Winter snowfall covered all traces of the plane and its occupants, mostly young Marines who had just completed boot camp. In July, 1947, following several months of futile efforts to locate the crash site, Assistant Chief Ranger Bill Butler sighted the parts of the wreckage at about 8500 feet on the glacier. A month later Ranger Butler located the victims and other parts of the plane at about 10,000 feet.

Due to the extreme hazards from rock falls and avalanches from the adjacent Tahoma Cleaver during any possible attempt to evacuate the remains, the bodies were left to be covered by subsequent winter snows. The families elected not to have their Marines removed from the Mountain and incur more loss of life. Point Success towering above the remains is an appropriate headstone. For many subsequent years, in deference to parents and other survivors of the victims, most of South Tahoma Glacier was off-limits to travel and exploration.

In memory of those Marines, a stone Memorial was placed at Round Pass on the west side of the road, within sight of the glacier. Due to the constant moving of The Mountain, it is no longer safe to pay annual tribute to our 32 Marines from their memorial site. At first it was considered to move the current Rock Memorial from Mt. Ranier National Park to the new Tahoma National Cemetery below the mountain, however after discussion amongst the family members and the local Marines who each year have kept their memory alive it was determined that to move the monument, first would take away the meaning behind placement of the monument where it was originally placed and secondly it would take an act of congress to move a memorial placed in a National Park.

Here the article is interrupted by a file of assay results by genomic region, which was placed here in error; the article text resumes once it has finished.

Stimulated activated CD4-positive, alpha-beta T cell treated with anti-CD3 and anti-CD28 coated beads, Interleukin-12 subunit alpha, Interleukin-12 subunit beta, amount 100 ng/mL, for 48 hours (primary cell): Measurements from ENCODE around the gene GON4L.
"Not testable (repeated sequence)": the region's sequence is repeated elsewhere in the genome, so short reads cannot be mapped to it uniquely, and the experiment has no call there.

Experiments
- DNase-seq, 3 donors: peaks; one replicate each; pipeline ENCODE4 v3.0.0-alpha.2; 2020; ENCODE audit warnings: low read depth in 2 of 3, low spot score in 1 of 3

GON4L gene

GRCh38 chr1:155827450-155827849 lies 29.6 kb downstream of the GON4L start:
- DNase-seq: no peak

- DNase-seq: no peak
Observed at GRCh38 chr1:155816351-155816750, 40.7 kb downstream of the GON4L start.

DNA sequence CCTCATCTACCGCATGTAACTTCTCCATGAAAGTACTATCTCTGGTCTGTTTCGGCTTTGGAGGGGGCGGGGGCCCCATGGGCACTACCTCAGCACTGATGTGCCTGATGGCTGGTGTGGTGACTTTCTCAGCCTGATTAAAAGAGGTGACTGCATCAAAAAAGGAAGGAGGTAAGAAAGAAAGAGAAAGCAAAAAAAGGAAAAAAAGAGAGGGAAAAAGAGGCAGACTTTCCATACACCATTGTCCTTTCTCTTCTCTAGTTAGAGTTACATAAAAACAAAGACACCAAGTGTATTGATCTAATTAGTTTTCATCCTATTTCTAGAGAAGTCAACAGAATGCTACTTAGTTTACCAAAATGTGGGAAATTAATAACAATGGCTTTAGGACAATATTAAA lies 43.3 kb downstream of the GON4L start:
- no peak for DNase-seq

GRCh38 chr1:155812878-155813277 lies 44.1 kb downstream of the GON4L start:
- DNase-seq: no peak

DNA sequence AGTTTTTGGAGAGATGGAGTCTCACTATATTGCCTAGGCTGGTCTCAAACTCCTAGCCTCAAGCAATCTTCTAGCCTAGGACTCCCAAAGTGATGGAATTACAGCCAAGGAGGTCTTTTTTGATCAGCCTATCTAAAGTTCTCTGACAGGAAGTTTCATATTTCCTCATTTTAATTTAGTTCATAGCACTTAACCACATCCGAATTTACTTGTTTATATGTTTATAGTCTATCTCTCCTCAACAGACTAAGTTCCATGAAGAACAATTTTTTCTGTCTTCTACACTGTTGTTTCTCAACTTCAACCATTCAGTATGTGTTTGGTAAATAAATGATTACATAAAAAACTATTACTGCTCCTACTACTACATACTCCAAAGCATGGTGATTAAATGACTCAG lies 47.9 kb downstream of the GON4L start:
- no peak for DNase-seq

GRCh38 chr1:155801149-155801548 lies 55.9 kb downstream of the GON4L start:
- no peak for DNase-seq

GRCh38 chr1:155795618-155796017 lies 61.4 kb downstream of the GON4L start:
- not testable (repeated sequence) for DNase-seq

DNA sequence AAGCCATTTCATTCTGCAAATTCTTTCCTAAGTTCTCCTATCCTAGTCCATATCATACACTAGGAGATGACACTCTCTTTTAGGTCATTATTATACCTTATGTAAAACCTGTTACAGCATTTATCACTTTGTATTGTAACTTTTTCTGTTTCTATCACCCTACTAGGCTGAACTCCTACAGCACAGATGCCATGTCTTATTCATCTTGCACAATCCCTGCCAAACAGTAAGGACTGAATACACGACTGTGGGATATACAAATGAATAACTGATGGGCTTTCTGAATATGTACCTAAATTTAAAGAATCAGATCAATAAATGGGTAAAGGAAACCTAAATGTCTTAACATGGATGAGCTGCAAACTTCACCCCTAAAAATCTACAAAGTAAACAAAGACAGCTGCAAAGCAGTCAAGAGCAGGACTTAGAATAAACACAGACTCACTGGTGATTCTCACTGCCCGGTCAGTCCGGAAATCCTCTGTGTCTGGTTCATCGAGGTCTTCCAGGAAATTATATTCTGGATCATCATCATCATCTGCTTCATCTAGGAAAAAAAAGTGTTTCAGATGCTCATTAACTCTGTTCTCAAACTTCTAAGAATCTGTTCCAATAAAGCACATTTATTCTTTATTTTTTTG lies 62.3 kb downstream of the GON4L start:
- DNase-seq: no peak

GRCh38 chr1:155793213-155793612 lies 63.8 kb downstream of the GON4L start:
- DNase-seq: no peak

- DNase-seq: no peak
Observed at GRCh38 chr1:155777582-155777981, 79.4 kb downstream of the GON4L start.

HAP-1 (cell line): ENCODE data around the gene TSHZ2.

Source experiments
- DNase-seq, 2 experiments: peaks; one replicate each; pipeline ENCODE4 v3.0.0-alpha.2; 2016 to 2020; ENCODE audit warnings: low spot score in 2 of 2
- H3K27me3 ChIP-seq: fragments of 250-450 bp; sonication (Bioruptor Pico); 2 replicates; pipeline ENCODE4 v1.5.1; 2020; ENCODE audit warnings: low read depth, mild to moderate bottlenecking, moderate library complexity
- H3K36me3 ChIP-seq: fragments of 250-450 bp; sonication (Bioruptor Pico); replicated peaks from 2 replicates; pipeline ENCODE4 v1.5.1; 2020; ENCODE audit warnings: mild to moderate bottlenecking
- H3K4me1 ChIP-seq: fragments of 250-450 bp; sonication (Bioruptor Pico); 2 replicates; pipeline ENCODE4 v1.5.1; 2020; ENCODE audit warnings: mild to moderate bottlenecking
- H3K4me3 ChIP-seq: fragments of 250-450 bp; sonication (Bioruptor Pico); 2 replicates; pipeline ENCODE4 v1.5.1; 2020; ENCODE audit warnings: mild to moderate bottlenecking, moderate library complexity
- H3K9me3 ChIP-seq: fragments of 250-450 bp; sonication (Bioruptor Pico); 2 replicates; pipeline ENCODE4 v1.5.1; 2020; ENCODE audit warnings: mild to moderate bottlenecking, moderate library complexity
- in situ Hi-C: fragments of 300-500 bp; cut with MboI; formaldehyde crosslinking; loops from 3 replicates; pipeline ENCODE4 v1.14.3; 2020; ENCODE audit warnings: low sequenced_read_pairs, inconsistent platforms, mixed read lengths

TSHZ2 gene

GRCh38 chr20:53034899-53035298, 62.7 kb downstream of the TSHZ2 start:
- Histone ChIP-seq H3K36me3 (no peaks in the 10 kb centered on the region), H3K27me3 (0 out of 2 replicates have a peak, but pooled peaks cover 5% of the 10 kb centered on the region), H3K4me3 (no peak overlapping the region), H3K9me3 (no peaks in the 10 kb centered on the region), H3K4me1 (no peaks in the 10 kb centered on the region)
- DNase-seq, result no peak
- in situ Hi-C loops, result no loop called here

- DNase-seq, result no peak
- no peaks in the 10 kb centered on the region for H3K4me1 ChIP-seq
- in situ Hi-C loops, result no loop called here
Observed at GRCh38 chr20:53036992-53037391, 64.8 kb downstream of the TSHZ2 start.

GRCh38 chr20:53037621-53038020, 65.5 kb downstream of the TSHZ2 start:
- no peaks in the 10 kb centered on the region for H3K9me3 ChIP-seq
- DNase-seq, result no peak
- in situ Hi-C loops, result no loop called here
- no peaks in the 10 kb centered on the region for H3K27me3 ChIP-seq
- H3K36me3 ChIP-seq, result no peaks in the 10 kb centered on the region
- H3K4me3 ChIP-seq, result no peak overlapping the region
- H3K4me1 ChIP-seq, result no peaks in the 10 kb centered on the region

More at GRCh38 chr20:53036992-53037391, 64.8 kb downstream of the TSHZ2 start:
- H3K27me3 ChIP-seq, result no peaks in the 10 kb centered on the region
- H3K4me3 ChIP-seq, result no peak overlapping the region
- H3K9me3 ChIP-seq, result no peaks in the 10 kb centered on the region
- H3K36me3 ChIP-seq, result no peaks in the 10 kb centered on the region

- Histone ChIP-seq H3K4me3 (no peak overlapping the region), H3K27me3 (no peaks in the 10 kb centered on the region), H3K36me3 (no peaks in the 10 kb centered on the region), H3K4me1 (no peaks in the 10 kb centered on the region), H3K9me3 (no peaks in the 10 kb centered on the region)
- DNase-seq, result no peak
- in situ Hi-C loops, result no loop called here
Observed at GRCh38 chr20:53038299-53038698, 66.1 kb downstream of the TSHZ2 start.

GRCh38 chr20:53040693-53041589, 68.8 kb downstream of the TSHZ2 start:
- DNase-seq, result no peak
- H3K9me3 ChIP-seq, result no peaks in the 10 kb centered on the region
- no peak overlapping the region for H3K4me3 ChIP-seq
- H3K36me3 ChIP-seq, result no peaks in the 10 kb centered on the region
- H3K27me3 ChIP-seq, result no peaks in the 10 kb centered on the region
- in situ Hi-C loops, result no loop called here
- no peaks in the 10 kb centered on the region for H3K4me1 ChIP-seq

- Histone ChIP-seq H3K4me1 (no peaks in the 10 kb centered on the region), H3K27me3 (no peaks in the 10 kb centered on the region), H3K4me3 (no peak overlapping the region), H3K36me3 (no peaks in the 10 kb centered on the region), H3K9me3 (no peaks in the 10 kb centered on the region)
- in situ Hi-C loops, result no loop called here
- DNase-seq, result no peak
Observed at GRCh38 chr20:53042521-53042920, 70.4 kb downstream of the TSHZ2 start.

Each year the Department of Washington, Marine Corps League in conjunction with the survivors of those Marines buried on the Mountain conduct an annual memorial ceremony. With the establishment of a Marine Corps League Detachment, the Mt. Rainier Detachment, in Enumclaw, Washington, the members received authorization to duplicate the Memorial.